Sequence for Kids - An Excellent Introduction to Board Games

Players: 2-4
Ages: 3 and up
Cost: ~$15 (Buy on Amazon)
Math Ideas: Spatial reasoning, patterns.
Questions to Ask
    Which cards could you use to get a sequence?
    Where am I trying to get a sequence? How could you block me?
    What did I do wrong? Why is this not a sequence?

I played a lot of classic board games as a kid, but I got sick of them eventually. It seemed like a dead hobby: once you got sick of Monopoly, Scrabble, and Risk, what else was there?


Then my uncle brought Sequence to a family gathering and I fell in love with games again. I particularly enjoyed playing in teams, trying to work together with my partner without any direct communication.

My kids are a little too young for Sequence, especially my 3-year-old. Fortunately, the makers of Sequence have come out with Sequence for Kids, a game that keeps the spirit of the original game while making the rules accessible for kids as young as three.

How to Play

The original game of Sequence plays with a double deck of cards. Each person draws several cards to start the game. Then the game plays in rounds, with each person discarding one card, placing a token on its matching space on the board, and then drawing a new card. The first person to get five tokens in a row (known as a sequence) wins.


Sequence for Kids makes the board smaller and replaces the traditional deck of cards for a set of colorful animals. Otherwise, the game is played the same way. Players take turns discarding an animal card, placing a token on its matching space, and drawing a new card. The first person to get a sequence of four in a row is the winner. 

Where's the Math?

As I said earlier, this game is accessible to young pre-schoolers, so it doesn't have a lot of what you might consider "school math." Nevertheless, the structure of Sequence for Kids lends itself to a lot of mathematical discussion.

First of all, kids get to practice matching and basic counting to four, which is a perfect number to work within during the first few years of life. Not only that, but the sequences can be vertical, horizontal, or diagonal. Your child will develop a lot of spatial awareness by looking for their possible sequences, especially those tricky diagonal ones.

Each animal card has two options for where it can be placed, so your child needs to think strategically about which space to cover with their token.

Lastly, there are a couple of special cards that can be used to place a token anywhere, or to remove a token from any space. When should you use these tokens? What's the best spot to block, or to remove a token from? These are the strategic, spatial questions that make Sequence such a fun game even for adults.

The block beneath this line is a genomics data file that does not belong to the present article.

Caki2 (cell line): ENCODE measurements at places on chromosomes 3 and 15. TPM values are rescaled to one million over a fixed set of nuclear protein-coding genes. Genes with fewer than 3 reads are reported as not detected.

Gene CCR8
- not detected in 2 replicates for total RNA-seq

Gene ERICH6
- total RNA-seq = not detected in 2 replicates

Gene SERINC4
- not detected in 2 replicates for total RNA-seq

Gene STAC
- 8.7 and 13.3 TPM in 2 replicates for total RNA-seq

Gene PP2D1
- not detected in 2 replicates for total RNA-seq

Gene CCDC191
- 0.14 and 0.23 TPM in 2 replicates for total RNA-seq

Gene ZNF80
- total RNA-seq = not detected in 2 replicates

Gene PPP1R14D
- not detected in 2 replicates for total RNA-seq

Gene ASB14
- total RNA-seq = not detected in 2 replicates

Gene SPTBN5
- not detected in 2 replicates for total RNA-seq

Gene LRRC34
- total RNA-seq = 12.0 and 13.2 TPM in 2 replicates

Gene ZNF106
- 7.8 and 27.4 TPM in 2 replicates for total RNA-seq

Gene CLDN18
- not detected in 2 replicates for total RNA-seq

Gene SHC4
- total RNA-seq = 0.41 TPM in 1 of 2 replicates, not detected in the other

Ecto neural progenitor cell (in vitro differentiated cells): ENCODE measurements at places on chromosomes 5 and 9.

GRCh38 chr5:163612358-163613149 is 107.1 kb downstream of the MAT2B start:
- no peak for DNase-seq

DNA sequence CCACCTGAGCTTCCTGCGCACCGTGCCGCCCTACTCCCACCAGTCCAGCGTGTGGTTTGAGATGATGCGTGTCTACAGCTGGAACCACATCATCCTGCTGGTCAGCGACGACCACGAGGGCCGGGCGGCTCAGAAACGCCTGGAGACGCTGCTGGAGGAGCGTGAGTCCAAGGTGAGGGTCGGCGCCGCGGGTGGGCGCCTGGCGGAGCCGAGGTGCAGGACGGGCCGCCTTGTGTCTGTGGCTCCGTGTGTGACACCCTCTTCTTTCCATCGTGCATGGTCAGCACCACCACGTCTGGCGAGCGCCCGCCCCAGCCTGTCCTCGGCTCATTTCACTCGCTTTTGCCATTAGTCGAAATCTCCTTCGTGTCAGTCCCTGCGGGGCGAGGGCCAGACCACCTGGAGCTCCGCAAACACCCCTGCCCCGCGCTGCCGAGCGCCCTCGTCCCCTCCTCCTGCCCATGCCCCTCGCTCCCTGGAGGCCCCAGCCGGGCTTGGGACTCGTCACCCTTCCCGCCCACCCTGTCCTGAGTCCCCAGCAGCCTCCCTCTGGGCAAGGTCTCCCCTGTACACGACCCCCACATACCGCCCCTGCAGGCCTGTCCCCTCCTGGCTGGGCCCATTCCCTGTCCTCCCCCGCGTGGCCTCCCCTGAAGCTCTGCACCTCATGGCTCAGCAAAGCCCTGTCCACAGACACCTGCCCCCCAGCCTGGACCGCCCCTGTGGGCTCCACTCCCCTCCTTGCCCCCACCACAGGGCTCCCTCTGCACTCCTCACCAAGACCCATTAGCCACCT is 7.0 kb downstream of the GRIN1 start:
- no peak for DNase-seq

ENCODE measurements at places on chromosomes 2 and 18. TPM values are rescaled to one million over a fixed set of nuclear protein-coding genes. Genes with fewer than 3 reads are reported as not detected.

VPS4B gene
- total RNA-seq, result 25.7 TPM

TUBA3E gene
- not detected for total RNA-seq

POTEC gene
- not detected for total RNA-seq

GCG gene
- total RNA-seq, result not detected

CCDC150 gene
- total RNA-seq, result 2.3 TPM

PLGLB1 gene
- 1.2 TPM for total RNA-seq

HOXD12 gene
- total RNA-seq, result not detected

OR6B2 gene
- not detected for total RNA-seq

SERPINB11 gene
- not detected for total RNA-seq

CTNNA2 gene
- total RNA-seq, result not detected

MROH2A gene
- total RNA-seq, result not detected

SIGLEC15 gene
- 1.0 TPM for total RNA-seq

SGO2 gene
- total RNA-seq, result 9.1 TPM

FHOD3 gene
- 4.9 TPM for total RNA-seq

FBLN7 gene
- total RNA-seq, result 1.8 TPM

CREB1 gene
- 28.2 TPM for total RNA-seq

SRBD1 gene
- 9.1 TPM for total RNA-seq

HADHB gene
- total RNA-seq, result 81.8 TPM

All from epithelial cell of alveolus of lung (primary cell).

Questions to Ask


One of the hidden gems of this game is that it teaches kids the structure of how a game is played. My daughter hates being on a team with me. She wants to play by herself. This was one of the first games that was easy enough for her to play, yet fun enough that her older brother enjoyed himself as well. 

Each player waits their turn, then discards, places a token, and draws a card. By repeating that set of steps over and over, my daughter began to understand what it meant to take turns, and how to complete several steps in the correct order. 

To help her gain confidence in the routine of the game, I would often "forget" the steps. I'd put down two tokens or complete the steps out of order, and she would scream "NO!" Then I got to ask the question "What did I do wrong?"


Kids love being able to correct their parents, and being comedically wrong can definitely motivate your children to show you the right way to do something. I often count to ten in a ridiculous way (1, 2, 7, 36, w, 10!) just so my daughter will teach me the right way to count. She laughs along, not realizing that she's practicing a mathematical skill until it becomes rote memory.

In Sequence for Kids, I like to ask her "Is this a sequence?" and then point to three tokens in a row, or four tokens that form a different shape, just to see if she can verbalize why they are not a sequence. This is another great skill to build: She knows that those four tokens don't make a sequence, but can she explain exactly why? Over time, as her language becomes sharpened, she'll start building a mathematical framework for how you dispute and debate a topic in math.

Click here to buy Sequence for Kids on Amazon

Board GamesKent HainesComment